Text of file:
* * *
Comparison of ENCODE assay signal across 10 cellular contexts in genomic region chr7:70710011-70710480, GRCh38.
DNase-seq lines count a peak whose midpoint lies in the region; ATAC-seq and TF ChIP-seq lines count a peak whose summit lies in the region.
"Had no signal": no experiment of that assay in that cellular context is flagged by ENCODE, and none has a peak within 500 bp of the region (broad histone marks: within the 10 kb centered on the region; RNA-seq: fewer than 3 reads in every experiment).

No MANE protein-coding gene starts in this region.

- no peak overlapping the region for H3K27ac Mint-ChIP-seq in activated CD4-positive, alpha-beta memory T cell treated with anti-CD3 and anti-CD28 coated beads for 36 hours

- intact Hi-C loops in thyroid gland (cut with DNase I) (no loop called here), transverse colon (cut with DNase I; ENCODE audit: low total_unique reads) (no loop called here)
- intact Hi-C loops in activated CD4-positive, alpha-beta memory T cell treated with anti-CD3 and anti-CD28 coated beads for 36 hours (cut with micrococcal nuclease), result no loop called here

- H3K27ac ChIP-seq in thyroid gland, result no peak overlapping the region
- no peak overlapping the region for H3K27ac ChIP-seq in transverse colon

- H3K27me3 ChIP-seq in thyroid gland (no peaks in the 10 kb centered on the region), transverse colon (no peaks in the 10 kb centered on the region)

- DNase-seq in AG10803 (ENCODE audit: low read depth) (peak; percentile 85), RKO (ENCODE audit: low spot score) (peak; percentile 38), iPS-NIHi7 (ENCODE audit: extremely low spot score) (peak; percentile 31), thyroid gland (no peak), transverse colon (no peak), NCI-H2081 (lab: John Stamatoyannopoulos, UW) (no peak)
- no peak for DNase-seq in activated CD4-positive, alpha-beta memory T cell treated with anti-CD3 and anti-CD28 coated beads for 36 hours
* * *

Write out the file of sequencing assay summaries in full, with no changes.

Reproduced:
Comparison of ENCODE assay signal across 10 cellular contexts in genomic region chr7:70710011-70710480, GRCh38.
DNase-seq lines count a peak whose midpoint lies in the region; ATAC-seq and TF ChIP-seq lines count a peak whose summit lies in the region.
"Had no signal": no experiment of that assay in that cellular context is flagged by ENCODE, and none has a peak within 500 bp of the region (broad histone marks: within the 10 kb centered on the region; RNA-seq: fewer than 3 reads in every experiment).

No MANE protein-coding gene starts in this region.

- no peak overlapping the region for H3K27ac Mint-ChIP-seq in activated CD4-positive, alpha-beta memory T cell treated with anti-CD3 and anti-CD28 coated beads for 36 hours

- intact Hi-C loops in thyroid gland (cut with DNase I) (no loop called here), transverse colon (cut with DNase I; ENCODE audit: low total_unique reads) (no loop called here)
- intact Hi-C loops in activated CD4-positive, alpha-beta memory T cell treated with anti-CD3 and anti-CD28 coated beads for 36 hours (cut with micrococcal nuclease), result no loop called here

- H3K27ac ChIP-seq in thyroid gland, result no peak overlapping the region
- no peak overlapping the region for H3K27ac ChIP-seq in transverse colon

- H3K27me3 ChIP-seq in thyroid gland (no peaks in the 10 kb centered on the region), transverse colon (no peaks in the 10 kb centered on the region)

- DNase-seq in AG10803 (ENCODE audit: low read depth) (peak; percentile 85), RKO (ENCODE audit: low spot score) (peak; percentile 38), iPS-NIHi7 (ENCODE audit: extremely low spot score) (peak; percentile 31), thyroid gland (no peak), transverse colon (no peak), NCI-H2081 (lab: John Stamatoyannopoulos, UW) (no peak)
- no peak for DNase-seq in activated CD4-positive, alpha-beta memory T cell treated with anti-CD3 and anti-CD28 coated beads for 36 hours